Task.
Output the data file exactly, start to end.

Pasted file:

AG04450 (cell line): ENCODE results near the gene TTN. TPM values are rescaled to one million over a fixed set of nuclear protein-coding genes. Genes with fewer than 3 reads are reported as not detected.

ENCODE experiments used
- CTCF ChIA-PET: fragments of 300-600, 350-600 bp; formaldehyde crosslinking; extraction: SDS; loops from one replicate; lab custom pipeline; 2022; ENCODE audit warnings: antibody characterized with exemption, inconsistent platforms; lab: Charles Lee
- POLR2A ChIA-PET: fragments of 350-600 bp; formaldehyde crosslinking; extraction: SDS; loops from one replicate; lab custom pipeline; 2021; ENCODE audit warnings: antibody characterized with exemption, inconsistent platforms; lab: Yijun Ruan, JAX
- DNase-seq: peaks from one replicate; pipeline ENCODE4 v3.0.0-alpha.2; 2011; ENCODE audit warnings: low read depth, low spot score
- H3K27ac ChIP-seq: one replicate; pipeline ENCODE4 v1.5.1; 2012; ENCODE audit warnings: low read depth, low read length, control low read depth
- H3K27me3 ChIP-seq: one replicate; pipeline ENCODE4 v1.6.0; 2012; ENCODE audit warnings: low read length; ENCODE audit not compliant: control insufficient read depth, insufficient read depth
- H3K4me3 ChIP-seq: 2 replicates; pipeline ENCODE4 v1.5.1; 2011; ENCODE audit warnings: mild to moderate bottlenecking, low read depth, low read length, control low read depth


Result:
AG04450 (cell line): ENCODE results near the gene TTN. TPM values are rescaled to one million over a fixed set of nuclear protein-coding genes. Genes with fewer than 3 reads are reported as not detected.

ENCODE experiments used
- CTCF ChIA-PET: fragments of 300-600, 350-600 bp; formaldehyde crosslinking; extraction: SDS; loops from one replicate; lab custom pipeline; 2022; ENCODE audit warnings: antibody characterized with exemption, inconsistent platforms; lab: Charles Lee
- POLR2A ChIA-PET: fragments of 350-600 bp; formaldehyde crosslinking; extraction: SDS; loops from one replicate; lab custom pipeline; 2021; ENCODE audit warnings: antibody characterized with exemption, inconsistent platforms; lab: Yijun Ruan, JAX
- DNase-seq: peaks from one replicate; pipeline ENCODE4 v3.0.0-alpha.2; 2011; ENCODE audit warnings: low read depth, low spot score
- H3K27ac ChIP-seq: one replicate; pipeline ENCODE4 v1.5.1; 2012; ENCODE audit warnings: low read depth, low read length, control low read depth
- H3K27me3 ChIP-seq: one replicate; pipeline ENCODE4 v1.6.0; 2012; ENCODE audit warnings: low read length; ENCODE audit not compliant: control insufficient read depth, insufficient read depth
- H3K4me3 ChIP-seq: 2 replicates; pipeline ENCODE4 v1.5.1; 2011; ENCODE audit warnings: mild to moderate bottlenecking, low read depth, low read length, control low read depth